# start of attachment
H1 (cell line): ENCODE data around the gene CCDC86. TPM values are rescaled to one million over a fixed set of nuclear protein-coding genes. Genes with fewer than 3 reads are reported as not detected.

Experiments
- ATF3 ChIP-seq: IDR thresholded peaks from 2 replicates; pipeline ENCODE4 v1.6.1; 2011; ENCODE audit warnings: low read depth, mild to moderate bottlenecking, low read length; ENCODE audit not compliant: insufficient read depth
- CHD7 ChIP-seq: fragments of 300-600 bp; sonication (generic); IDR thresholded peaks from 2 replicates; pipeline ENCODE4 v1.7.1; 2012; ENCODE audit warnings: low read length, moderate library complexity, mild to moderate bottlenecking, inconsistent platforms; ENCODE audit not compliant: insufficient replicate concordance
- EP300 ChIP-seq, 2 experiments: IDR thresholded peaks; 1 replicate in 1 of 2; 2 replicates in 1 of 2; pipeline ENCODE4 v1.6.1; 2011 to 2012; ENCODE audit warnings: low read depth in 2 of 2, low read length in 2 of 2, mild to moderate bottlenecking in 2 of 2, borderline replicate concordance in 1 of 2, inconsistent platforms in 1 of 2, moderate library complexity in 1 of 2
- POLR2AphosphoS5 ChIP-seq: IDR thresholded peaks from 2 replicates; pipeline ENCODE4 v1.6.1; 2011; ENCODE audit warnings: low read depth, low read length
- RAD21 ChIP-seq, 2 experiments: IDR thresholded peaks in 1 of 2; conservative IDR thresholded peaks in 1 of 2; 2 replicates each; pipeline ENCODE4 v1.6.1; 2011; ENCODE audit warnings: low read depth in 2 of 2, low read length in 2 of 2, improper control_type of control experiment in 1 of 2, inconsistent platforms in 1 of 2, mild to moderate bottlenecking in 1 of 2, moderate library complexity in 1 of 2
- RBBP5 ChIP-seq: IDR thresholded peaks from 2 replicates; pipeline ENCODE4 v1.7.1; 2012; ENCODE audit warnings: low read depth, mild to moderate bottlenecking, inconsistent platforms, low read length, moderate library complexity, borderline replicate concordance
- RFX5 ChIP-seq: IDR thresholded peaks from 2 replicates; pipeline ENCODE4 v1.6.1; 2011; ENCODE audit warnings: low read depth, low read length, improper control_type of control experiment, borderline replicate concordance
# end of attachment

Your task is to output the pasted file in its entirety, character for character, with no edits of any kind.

H1 (cell line): ENCODE data around the gene CCDC86. TPM values are rescaled to one million over a fixed set of nuclear protein-coding genes. Genes with fewer than 3 reads are reported as not detected.

Experiments
- ATF3 ChIP-seq: IDR thresholded peaks from 2 replicates; pipeline ENCODE4 v1.6.1; 2011; ENCODE audit warnings: low read depth, mild to moderate bottlenecking, low read length; ENCODE audit not compliant: insufficient read depth
- CHD7 ChIP-seq: fragments of 300-600 bp; sonication (generic); IDR thresholded peaks from 2 replicates; pipeline ENCODE4 v1.7.1; 2012; ENCODE audit warnings: low read length, moderate library complexity, mild to moderate bottlenecking, inconsistent platforms; ENCODE audit not compliant: insufficient replicate concordance
- EP300 ChIP-seq, 2 experiments: IDR thresholded peaks; 1 replicate in 1 of 2; 2 replicates in 1 of 2; pipeline ENCODE4 v1.6.1; 2011 to 2012; ENCODE audit warnings: low read depth in 2 of 2, low read length in 2 of 2, mild to moderate bottlenecking in 2 of 2, borderline replicate concordance in 1 of 2, inconsistent platforms in 1 of 2, moderate library complexity in 1 of 2
- POLR2AphosphoS5 ChIP-seq: IDR thresholded peaks from 2 replicates; pipeline ENCODE4 v1.6.1; 2011; ENCODE audit warnings: low read depth, low read length
- RAD21 ChIP-seq, 2 experiments: IDR thresholded peaks in 1 of 2; conservative IDR thresholded peaks in 1 of 2; 2 replicates each; pipeline ENCODE4 v1.6.1; 2011; ENCODE audit warnings: low read depth in 2 of 2, low read length in 2 of 2, improper control_type of control experiment in 1 of 2, inconsistent platforms in 1 of 2, mild to moderate bottlenecking in 1 of 2, moderate library complexity in 1 of 2
- RBBP5 ChIP-seq: IDR thresholded peaks from 2 replicates; pipeline ENCODE4 v1.7.1; 2012; ENCODE audit warnings: low read depth, mild to moderate bottlenecking, inconsistent platforms, low read length, moderate library complexity, borderline replicate concordance
- RFX5 ChIP-seq: IDR thresholded peaks from 2 replicates; pipeline ENCODE4 v1.6.1; 2011; ENCODE audit warnings: low read depth, low read length, improper control_type of control experiment, borderline replicate concordance